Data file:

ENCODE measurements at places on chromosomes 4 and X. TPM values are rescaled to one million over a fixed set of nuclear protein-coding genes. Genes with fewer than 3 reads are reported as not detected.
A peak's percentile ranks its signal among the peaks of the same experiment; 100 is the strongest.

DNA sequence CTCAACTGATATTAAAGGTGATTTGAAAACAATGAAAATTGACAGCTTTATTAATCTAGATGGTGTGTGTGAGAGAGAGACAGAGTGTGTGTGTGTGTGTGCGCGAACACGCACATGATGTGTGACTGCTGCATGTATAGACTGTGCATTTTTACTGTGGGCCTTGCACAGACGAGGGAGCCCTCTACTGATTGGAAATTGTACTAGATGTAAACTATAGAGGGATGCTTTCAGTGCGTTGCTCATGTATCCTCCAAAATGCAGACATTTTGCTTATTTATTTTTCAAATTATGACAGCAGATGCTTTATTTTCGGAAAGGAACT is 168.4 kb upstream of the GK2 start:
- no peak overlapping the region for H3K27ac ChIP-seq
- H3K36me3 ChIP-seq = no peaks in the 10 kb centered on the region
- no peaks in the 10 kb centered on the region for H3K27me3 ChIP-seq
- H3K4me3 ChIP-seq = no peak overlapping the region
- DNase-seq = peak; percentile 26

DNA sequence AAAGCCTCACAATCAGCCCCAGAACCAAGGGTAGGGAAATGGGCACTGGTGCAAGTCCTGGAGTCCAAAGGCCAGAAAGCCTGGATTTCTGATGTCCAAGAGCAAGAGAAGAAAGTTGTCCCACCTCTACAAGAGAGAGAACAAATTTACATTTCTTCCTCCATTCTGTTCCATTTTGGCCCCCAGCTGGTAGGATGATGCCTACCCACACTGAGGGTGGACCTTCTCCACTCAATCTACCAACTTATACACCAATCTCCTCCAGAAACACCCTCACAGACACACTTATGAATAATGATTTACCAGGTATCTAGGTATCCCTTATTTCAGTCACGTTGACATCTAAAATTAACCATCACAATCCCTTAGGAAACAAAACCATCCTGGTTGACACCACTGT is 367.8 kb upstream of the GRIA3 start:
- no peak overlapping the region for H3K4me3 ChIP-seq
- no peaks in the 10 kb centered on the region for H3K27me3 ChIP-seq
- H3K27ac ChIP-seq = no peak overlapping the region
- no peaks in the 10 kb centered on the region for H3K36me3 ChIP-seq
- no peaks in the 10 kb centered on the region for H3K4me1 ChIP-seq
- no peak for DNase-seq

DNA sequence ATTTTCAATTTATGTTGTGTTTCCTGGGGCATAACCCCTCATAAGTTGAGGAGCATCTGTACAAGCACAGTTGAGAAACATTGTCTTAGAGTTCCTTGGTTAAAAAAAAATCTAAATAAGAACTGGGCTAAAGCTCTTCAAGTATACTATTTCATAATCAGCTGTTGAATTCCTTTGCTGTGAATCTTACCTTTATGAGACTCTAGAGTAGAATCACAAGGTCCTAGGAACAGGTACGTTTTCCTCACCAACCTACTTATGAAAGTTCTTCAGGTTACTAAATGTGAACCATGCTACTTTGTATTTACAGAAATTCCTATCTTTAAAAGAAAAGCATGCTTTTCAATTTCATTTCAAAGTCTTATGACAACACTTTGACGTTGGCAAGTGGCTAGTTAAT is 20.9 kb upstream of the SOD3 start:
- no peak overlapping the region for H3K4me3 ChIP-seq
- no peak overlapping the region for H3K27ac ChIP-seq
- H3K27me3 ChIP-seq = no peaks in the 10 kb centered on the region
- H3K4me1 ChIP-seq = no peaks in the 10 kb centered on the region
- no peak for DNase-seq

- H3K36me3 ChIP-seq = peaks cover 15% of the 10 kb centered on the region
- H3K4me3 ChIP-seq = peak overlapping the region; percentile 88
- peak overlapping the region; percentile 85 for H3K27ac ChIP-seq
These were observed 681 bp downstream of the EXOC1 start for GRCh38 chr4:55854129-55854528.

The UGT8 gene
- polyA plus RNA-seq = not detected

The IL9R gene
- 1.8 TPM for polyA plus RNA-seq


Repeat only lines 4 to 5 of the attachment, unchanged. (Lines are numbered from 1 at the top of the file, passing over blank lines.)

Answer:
- no peak overlapping the region for H3K27ac ChIP-seq
- H3K36me3 ChIP-seq = no peaks in the 10 kb centered on the region